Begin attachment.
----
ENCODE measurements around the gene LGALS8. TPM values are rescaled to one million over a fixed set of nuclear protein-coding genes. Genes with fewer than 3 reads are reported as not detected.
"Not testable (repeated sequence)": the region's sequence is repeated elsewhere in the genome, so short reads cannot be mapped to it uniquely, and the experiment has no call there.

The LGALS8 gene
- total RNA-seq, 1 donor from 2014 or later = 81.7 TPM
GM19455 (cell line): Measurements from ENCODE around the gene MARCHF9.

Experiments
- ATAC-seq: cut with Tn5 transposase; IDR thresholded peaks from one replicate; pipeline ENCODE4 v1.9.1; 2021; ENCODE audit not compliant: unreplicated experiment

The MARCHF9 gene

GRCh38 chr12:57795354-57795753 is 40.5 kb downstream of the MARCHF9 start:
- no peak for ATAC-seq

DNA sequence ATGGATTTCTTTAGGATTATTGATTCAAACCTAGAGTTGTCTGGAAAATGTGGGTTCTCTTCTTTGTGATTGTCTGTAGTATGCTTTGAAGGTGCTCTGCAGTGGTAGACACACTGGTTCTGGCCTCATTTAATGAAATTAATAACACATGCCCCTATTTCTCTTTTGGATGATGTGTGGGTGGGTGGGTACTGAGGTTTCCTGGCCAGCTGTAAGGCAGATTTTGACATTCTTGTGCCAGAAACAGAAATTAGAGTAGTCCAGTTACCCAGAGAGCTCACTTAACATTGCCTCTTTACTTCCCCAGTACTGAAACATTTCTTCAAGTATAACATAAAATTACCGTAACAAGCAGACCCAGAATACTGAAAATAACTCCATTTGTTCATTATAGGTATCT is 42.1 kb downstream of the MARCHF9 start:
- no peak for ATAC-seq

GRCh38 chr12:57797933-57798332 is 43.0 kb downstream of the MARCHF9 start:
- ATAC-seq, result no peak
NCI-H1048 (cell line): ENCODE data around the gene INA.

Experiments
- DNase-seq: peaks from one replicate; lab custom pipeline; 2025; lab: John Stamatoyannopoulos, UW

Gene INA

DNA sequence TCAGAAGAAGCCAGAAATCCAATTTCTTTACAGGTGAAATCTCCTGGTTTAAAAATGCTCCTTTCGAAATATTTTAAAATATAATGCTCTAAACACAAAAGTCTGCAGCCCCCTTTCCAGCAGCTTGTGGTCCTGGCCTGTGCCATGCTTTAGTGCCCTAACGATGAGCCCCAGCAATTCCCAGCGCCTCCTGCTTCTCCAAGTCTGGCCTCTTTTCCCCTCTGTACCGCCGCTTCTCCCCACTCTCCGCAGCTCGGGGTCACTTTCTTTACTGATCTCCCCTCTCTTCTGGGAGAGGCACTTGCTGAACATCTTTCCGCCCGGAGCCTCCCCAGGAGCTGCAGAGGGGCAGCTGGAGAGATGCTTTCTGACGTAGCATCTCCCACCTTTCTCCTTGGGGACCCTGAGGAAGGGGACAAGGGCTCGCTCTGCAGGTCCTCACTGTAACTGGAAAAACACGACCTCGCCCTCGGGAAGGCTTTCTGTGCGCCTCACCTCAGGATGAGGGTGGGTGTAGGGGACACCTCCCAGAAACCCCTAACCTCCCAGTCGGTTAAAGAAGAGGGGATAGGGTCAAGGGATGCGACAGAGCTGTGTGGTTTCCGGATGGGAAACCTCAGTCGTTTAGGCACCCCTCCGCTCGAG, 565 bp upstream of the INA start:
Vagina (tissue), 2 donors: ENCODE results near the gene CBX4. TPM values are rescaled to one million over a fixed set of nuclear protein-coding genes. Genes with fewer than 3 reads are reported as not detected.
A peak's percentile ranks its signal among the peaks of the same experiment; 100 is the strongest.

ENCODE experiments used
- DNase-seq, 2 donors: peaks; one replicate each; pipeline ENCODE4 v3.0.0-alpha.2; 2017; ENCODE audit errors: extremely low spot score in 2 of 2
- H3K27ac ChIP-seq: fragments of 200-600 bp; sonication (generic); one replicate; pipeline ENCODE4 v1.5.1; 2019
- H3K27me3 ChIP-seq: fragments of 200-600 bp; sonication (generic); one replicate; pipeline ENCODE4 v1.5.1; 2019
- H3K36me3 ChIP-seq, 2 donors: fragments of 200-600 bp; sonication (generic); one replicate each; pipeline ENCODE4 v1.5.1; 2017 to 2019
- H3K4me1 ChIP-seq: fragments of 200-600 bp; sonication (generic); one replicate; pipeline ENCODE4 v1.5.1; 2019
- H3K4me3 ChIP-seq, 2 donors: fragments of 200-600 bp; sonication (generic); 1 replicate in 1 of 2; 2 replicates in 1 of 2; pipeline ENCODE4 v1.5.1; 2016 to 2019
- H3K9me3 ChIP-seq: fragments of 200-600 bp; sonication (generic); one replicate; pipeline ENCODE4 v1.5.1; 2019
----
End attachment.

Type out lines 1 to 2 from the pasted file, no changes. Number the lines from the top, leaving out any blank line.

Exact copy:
ENCODE measurements around the gene LGALS8. TPM values are rescaled to one million over a fixed set of nuclear protein-coding genes. Genes with fewer than 3 reads are reported as not detected.
"Not testable (repeated sequence)": the region's sequence is repeated elsewhere in the genome, so short reads cannot be mapped to it uniquely, and the experiment has no call there.